Fairfax Financial Holdings Ltd. says its third-quarter profits plummeted more than 96 per cent as it faced losses on its equity hedges.
The Toronto-based financial services company said net earnings fell to $34.6-million (U.S.), or 90 cents per share, against $973.9-million, or $46.73 per share, a year earlier.
The insurance and investment giant says the decline was mostly from a lack of net investment gains in the period from hedging, as well as lower interest and dividend income.
Companies buy hedges – contracts that protect the future value of investments and other assets – during volatile stock markets. However, unexpected share price swings can lead to paper losses on the balance sheet, which must be accounted for.
Fairfax chairman and chief executive officer Prem Watsa was confident that the Toronto Stock Exchange, and other markets, were going to drop even further than they did during the 2008 market drop, so in 2010 he hedged the company’s stock portfolio.
This year the TSX has moved higher, which led to a net loss on investments of $23.6-million in the quarter.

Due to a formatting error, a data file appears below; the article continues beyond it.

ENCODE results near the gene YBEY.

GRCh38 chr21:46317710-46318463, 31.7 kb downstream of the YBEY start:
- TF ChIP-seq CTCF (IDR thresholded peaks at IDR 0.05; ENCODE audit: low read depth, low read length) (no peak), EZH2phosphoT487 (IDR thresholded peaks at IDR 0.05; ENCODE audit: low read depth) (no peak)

However, the underwriting business at the casualty and property insurer was profitable this quarter, delivering $73.7-million in gains compared to a loss of $105.3-million in the comparable period.
“Our underwriting results continued to improve on increased premiums and we produced a small investment loss due to our unrealized investment losses related to our defensive hedging strategy,” Mr. Watsa said.
Net premiums written increased by 5.6 per cent to $1.51-billion from $1.43-billion in the 2011 quarter.
Fairfax, through its subsidiaries, is involved in property and casualty insurance and reinsurance and investment management.
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